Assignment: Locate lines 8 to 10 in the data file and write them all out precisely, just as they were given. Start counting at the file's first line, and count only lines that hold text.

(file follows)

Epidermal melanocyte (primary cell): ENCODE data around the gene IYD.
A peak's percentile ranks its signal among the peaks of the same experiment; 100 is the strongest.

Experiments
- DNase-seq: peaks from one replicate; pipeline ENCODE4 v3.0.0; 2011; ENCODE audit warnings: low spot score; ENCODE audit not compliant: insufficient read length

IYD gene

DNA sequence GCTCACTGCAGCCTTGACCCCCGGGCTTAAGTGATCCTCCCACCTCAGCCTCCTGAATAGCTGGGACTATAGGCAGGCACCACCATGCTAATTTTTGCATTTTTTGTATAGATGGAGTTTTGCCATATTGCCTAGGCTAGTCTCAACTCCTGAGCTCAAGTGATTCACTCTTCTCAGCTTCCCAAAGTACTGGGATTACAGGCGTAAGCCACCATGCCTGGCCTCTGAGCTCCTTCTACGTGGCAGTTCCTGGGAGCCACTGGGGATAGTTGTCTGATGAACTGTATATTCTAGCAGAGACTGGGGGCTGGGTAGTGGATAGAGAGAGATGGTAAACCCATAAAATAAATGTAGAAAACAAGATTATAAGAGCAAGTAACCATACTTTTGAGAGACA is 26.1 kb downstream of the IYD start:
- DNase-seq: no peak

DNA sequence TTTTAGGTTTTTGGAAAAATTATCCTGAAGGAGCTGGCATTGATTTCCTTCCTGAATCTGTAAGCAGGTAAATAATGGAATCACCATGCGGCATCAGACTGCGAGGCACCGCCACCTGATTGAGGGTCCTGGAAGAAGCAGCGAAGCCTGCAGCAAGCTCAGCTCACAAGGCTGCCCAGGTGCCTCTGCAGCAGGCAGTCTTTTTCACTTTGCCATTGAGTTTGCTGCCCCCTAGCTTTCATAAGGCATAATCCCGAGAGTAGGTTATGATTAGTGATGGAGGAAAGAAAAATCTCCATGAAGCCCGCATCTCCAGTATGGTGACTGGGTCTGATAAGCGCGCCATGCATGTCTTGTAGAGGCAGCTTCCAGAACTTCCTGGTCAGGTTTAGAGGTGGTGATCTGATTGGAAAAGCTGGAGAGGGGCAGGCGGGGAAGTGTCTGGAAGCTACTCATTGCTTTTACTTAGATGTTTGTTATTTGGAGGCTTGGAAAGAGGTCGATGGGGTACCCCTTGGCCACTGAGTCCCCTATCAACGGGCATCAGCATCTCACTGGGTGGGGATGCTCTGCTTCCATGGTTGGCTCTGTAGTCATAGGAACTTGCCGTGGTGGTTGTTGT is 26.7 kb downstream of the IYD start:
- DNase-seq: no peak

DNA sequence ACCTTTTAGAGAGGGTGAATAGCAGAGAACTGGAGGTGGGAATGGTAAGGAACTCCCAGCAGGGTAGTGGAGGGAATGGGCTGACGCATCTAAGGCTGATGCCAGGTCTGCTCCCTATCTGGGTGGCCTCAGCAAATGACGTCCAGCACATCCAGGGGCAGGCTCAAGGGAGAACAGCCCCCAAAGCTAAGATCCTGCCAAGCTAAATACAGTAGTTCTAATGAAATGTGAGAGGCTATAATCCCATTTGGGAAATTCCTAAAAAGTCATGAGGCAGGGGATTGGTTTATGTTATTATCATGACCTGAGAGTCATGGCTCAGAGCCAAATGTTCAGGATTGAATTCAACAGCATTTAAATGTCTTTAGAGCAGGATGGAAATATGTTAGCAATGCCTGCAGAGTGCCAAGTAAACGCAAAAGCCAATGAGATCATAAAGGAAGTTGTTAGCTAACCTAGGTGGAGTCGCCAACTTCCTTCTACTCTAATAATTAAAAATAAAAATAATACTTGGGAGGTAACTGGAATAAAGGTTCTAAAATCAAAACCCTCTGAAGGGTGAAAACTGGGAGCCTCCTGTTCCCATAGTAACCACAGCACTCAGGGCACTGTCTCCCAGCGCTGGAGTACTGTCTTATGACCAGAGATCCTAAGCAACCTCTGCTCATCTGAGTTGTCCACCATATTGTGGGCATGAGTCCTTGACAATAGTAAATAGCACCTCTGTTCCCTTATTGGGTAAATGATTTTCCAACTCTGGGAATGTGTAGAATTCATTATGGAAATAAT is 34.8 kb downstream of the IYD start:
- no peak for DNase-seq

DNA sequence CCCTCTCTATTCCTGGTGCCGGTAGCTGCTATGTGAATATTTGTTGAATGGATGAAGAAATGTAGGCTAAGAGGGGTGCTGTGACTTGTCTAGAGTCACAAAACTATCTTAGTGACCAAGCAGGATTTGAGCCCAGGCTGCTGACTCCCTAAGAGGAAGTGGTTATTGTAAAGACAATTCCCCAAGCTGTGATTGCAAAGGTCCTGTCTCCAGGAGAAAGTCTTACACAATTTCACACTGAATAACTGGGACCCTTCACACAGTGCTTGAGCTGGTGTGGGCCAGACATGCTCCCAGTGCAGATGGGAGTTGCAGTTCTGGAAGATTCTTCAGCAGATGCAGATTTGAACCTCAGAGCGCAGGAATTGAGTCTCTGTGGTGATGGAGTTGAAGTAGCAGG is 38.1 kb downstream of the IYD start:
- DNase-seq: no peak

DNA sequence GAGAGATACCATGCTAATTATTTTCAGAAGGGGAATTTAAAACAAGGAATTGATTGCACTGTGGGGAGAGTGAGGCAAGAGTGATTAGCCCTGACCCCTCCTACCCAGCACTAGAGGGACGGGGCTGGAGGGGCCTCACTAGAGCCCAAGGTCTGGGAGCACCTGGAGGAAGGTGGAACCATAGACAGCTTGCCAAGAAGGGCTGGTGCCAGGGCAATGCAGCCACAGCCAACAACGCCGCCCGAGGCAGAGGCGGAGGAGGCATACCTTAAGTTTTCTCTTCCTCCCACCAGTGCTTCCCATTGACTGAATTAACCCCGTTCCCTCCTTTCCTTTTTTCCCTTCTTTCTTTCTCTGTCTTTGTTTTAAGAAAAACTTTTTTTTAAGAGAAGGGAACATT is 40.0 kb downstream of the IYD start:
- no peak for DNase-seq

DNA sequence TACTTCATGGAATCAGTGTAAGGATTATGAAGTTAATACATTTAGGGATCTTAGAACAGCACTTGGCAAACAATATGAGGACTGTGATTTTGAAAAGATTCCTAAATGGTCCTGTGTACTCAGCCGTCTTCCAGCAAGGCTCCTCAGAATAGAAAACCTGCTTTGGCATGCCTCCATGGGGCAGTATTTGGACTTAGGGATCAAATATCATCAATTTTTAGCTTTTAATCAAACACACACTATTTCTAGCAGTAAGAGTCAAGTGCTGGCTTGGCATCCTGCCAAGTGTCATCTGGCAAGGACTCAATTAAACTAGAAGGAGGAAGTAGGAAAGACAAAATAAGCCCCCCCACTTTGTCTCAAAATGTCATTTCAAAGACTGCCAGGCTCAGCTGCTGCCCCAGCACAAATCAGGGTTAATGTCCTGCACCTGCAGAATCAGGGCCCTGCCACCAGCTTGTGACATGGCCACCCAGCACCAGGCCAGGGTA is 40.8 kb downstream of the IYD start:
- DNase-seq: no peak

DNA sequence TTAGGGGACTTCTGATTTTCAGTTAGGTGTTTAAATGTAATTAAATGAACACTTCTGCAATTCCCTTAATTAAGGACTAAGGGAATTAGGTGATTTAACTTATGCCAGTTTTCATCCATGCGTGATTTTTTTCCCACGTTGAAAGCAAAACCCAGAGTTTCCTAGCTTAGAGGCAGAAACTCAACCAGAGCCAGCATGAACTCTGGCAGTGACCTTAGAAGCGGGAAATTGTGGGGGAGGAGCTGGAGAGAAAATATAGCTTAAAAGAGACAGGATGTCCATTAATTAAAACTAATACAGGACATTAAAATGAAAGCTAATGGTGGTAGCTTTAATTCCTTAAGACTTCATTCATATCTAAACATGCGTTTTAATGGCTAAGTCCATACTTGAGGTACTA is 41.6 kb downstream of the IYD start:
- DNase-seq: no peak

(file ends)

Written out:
DNA sequence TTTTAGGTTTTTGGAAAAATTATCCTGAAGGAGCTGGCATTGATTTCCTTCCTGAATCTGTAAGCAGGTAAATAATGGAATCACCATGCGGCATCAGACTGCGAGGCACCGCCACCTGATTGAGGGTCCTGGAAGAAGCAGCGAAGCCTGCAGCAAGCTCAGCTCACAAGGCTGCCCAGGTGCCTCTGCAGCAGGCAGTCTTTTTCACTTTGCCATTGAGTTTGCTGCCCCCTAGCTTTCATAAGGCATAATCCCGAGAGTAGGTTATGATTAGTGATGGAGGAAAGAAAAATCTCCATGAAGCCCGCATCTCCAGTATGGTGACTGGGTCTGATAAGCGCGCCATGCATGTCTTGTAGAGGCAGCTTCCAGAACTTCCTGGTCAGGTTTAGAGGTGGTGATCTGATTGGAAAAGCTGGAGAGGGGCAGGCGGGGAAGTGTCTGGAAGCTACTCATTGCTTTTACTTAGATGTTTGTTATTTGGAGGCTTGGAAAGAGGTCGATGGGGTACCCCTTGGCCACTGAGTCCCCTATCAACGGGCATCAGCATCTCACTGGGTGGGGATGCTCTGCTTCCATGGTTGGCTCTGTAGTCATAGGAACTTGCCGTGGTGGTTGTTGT is 26.7 kb downstream of the IYD start:
- DNase-seq: no peak

DNA sequence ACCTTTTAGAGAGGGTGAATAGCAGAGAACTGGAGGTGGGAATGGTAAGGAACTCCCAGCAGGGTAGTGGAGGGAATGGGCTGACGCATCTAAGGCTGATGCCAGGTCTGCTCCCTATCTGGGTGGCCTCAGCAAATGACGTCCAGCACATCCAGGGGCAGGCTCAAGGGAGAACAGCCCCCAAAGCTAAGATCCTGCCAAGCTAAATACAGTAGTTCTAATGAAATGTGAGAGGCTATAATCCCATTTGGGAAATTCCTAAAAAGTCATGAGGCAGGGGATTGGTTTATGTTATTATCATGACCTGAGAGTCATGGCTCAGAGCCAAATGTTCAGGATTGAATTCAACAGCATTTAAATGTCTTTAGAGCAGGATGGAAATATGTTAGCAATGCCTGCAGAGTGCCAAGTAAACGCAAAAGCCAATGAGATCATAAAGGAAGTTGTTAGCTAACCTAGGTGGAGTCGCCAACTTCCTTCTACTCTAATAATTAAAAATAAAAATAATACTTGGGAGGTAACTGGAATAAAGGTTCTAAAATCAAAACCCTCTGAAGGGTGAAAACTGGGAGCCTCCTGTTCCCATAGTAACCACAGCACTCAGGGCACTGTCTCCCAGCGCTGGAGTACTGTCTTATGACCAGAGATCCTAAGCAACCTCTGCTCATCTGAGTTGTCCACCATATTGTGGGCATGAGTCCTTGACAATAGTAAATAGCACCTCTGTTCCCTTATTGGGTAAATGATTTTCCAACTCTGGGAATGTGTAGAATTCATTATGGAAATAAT is 34.8 kb downstream of the IYD start: